During his stint in the AWA he feuded with "Big" Scott Hall and "Superfly" Jimmy Snuka in 1986, Sgt. Slaughter in 1988, briefly with Derrick Dukes in 1989, and jobber Jake Milliman throughout 1990. DeBeers feud with Snuka was notorious in that, even in an industry known for characters based on racial stereotypes, DeBeers's overt racism was still shocking. DeBeers essentially refused to wrestle Snuka because he was not white. After a series of standoffs between the two, the feud was magnified after an injury angle where DeBeers interfered in a match with Snuka, throwing him off the top rope to the floor and delivering several piledrivers on the floor, resulting in a bloody and battered Snuka being wheeled off on a stretcher. This led to a series of high-profile matches with Snuka.
DeBeers and Milliman competed in, quite possibly, one of the most infamous matches in the history of wrestling while in the AWA. In the company's dying months, the AWA created the Team Challenge Series (TCS) to try to attract more viewers. One of the matches in the TCS pitted DeBeers and Milliman in the Great American Turkey Hunt, a match where the object was to be the first to pull an uncooked turkey off of a pole tied to one corner of the ring. DeBeers was the first to grab the turkey, although the referee had been knocked out. Milliman pulled a fast one and stole the turkey from DeBeers just before the referee got back up, and was awarded the victory. Also in the AWA in 1988, DeBeers was briefly managed by Diamond Dallas Page, the leader of the Diamond Exchange stable, and his Diamond Dolls. During that short time, he would try to force his opponent to leave on a stretcher.
While in Herb Abrams' UWF, DeBeers became involved in more controversy based on race, this time involving referee Larry Sampson, an African-American. After a match with Louie Spicolli, DeBeers attempted to attack Sampson before Iceman Parsons came to the save and became involved in a short feud with DeBeers. He also demanded that Sampson be replaced before his match with Billy Jack Haynes stating "I will not have a black man refereeing my matches". Despite Haynes' attempts to have Sampson reinstated DeBeers' request was granted and he was replaced by Jesse Hernandez. After a separate match with Haynes, DeBeers attacked Sampson from behind and hit him with a DDT. DeBeers was to be suspended for 180 days for his actions but Sampson refused to sign the contract initiating it and instead wanted to sign a contract that allowed him to referee a match involving DeBeers. During the 1990s, DeBeers promoted the Aryan Nations and Richard Butler's Church of Jesus Christ-Christian during his performances.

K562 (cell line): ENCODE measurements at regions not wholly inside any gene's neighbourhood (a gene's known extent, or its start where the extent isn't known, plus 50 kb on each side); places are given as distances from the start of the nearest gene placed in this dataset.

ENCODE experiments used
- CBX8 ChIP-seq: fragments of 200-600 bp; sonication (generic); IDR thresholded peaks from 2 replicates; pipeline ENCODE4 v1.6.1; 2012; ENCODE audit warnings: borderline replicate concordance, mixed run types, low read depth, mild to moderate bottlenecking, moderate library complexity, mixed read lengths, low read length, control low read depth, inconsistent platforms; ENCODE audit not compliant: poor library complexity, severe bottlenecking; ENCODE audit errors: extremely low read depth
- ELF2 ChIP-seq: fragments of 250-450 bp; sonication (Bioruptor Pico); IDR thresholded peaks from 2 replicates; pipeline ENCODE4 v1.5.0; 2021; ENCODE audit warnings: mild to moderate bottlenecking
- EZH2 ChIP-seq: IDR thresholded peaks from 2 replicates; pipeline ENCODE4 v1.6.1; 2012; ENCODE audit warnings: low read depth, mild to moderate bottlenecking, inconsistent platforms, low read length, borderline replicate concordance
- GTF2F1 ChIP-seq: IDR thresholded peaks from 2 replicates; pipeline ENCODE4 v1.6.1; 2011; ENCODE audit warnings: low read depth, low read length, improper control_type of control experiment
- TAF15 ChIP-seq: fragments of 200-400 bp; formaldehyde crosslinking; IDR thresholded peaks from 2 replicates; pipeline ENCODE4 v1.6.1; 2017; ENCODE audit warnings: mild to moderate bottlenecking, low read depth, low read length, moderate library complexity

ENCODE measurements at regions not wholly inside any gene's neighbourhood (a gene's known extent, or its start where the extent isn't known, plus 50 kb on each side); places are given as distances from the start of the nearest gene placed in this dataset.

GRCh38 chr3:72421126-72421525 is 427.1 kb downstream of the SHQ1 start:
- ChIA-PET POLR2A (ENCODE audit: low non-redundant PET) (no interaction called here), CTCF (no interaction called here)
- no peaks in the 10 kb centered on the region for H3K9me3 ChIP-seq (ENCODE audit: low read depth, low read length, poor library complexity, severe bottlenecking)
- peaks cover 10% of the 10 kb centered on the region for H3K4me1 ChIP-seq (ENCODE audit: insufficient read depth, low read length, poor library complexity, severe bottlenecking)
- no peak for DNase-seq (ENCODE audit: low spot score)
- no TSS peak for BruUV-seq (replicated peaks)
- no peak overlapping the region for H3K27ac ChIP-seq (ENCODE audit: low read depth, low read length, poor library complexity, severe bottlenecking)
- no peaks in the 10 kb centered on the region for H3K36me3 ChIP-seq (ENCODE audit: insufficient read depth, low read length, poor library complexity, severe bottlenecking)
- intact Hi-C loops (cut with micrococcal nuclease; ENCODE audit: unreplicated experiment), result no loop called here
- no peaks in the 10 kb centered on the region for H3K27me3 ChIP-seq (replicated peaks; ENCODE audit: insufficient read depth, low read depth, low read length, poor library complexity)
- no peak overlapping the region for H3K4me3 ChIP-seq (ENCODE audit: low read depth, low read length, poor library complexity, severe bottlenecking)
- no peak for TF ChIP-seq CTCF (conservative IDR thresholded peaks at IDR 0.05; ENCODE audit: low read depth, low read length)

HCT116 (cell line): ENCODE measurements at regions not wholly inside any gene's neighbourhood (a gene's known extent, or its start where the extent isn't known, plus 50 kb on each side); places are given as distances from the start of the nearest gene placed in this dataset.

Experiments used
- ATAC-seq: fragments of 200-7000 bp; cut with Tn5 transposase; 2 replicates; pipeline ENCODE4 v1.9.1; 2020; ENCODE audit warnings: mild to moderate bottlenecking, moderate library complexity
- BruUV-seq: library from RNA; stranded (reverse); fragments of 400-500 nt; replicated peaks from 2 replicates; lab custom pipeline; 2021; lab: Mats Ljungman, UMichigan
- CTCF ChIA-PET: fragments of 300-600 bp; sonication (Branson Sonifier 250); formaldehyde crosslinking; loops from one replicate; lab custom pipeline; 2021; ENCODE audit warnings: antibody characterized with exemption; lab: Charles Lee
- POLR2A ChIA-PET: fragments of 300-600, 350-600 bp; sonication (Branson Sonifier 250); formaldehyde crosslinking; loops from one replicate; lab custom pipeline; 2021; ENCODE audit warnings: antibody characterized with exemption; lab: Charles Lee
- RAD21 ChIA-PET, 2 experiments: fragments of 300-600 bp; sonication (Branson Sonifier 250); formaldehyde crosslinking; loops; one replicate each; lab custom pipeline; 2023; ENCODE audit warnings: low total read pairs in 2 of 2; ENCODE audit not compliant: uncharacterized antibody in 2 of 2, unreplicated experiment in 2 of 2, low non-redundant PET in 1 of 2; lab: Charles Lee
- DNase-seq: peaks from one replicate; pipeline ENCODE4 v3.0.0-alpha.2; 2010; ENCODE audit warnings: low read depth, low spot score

Wiskoski and Rose ran a wrestling school in Portland, Oregon from 2001 until 2006. One of their students received a tryout from WWE in May 2006, Caden Mathews, who wrestled Dave Finlay on an edition of SmackDown! that took place in Portland in May 2006. Another one of his students was Brian Zane, who eventually became a successful YouTuber with his series "Wrestling With Wregret" as well as a television commentator with Ring of Honor. As of February 2009, Wiskoski was happily living in retirement in Goodyear, Arizona